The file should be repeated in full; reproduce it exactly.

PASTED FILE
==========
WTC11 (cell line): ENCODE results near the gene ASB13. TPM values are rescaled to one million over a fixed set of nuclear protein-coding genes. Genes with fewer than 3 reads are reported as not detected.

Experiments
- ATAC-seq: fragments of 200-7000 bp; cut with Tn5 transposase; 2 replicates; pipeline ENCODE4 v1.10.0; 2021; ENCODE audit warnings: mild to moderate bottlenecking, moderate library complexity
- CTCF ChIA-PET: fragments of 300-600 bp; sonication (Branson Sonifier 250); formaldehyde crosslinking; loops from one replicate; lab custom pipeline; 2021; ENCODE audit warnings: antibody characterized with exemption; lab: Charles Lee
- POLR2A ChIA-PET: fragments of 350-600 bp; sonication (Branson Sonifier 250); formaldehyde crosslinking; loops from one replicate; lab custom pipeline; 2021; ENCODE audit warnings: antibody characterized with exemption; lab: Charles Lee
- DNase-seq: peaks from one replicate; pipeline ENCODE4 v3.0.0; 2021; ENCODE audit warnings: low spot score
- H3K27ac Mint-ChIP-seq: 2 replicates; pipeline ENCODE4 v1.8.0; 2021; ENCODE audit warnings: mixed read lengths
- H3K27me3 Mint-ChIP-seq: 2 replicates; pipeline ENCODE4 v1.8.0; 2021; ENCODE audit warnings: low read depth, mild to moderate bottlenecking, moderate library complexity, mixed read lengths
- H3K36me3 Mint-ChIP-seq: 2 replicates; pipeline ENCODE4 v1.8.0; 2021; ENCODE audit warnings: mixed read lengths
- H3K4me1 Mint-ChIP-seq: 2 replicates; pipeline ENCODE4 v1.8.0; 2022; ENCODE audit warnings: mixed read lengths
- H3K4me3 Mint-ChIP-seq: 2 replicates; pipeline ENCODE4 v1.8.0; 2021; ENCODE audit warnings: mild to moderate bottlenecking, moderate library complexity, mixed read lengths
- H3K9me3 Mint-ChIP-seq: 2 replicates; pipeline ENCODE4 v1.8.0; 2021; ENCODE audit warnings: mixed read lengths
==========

WTC11 (cell line): ENCODE results near the gene ASB13. TPM values are rescaled to one million over a fixed set of nuclear protein-coding genes. Genes with fewer than 3 reads are reported as not detected.

Experiments
- ATAC-seq: fragments of 200-7000 bp; cut with Tn5 transposase; 2 replicates; pipeline ENCODE4 v1.10.0; 2021; ENCODE audit warnings: mild to moderate bottlenecking, moderate library complexity
- CTCF ChIA-PET: fragments of 300-600 bp; sonication (Branson Sonifier 250); formaldehyde crosslinking; loops from one replicate; lab custom pipeline; 2021; ENCODE audit warnings: antibody characterized with exemption; lab: Charles Lee
- POLR2A ChIA-PET: fragments of 350-600 bp; sonication (Branson Sonifier 250); formaldehyde crosslinking; loops from one replicate; lab custom pipeline; 2021; ENCODE audit warnings: antibody characterized with exemption; lab: Charles Lee
- DNase-seq: peaks from one replicate; pipeline ENCODE4 v3.0.0; 2021; ENCODE audit warnings: low spot score
- H3K27ac Mint-ChIP-seq: 2 replicates; pipeline ENCODE4 v1.8.0; 2021; ENCODE audit warnings: mixed read lengths
- H3K27me3 Mint-ChIP-seq: 2 replicates; pipeline ENCODE4 v1.8.0; 2021; ENCODE audit warnings: low read depth, mild to moderate bottlenecking, moderate library complexity, mixed read lengths
- H3K36me3 Mint-ChIP-seq: 2 replicates; pipeline ENCODE4 v1.8.0; 2021; ENCODE audit warnings: mixed read lengths
- H3K4me1 Mint-ChIP-seq: 2 replicates; pipeline ENCODE4 v1.8.0; 2022; ENCODE audit warnings: mixed read lengths
- H3K4me3 Mint-ChIP-seq: 2 replicates; pipeline ENCODE4 v1.8.0; 2021; ENCODE audit warnings: mild to moderate bottlenecking, moderate library complexity, mixed read lengths
- H3K9me3 Mint-ChIP-seq: 2 replicates; pipeline ENCODE4 v1.8.0; 2021; ENCODE audit warnings: mixed read lengths